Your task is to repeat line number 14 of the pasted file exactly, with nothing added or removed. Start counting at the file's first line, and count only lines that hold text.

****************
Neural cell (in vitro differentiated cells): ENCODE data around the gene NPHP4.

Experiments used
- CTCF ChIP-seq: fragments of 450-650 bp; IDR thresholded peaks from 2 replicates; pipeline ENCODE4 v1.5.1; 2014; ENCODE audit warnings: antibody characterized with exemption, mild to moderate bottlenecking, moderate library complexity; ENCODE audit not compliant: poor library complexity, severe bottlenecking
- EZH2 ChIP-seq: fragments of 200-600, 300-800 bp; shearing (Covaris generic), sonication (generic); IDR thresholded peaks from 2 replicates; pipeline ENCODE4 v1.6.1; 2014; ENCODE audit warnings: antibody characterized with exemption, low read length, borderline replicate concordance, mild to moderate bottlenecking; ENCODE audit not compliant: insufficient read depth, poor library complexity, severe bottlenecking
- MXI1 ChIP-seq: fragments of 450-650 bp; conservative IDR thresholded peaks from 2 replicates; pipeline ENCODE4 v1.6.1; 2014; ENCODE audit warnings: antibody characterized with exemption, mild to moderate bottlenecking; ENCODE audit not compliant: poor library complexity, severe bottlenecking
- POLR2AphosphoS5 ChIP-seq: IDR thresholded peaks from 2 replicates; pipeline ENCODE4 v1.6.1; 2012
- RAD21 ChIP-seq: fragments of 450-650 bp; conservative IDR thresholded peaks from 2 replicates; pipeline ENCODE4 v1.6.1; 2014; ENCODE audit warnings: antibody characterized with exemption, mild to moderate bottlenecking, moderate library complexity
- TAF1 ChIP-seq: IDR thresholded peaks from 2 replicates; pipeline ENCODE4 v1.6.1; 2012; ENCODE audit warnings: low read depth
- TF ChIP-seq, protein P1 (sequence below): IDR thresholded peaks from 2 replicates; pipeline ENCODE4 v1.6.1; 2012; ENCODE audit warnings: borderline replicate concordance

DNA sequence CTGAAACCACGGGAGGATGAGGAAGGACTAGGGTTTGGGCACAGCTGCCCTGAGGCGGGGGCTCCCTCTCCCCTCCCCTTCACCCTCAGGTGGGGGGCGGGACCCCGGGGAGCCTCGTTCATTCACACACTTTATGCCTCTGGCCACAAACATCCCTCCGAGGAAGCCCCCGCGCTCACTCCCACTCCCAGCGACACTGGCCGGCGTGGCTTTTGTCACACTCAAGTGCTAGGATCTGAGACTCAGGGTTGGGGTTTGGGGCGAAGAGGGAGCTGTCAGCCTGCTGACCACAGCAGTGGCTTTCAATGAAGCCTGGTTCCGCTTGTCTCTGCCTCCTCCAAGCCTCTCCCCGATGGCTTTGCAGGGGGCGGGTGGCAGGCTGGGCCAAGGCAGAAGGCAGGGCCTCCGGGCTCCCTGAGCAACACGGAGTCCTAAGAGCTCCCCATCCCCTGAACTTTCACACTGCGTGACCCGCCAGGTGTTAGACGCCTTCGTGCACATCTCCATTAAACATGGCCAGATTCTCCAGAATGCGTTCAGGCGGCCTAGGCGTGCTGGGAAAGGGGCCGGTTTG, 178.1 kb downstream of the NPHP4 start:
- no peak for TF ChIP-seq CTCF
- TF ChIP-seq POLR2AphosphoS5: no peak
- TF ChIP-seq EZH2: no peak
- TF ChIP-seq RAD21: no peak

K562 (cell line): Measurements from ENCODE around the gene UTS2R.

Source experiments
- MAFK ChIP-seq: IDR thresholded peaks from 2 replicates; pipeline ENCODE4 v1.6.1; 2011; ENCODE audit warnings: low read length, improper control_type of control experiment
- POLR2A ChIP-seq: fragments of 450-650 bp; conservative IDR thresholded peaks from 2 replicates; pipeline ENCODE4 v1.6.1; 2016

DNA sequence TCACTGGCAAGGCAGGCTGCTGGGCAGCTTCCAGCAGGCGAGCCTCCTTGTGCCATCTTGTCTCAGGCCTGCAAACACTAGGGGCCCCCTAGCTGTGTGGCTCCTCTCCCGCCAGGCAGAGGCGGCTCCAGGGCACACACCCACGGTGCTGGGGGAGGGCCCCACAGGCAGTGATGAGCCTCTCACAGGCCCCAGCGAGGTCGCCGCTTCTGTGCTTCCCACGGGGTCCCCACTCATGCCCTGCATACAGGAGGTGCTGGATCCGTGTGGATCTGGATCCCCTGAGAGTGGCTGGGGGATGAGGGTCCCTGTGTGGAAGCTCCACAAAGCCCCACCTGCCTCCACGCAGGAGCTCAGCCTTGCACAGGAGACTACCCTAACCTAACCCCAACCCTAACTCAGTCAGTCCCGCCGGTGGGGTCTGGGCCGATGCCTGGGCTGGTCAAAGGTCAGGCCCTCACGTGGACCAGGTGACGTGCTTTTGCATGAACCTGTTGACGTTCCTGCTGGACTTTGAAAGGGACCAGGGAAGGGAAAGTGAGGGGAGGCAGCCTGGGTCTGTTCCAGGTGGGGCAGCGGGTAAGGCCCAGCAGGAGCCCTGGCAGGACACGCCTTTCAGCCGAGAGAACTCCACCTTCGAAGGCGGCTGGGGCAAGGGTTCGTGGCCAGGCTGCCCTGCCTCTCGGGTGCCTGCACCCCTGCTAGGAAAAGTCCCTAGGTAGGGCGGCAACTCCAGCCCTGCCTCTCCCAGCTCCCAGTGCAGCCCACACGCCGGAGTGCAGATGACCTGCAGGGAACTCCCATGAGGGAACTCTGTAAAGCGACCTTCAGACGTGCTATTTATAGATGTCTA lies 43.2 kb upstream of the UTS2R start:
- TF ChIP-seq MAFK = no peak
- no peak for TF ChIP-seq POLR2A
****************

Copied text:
- TF ChIP-seq RAD21: no peak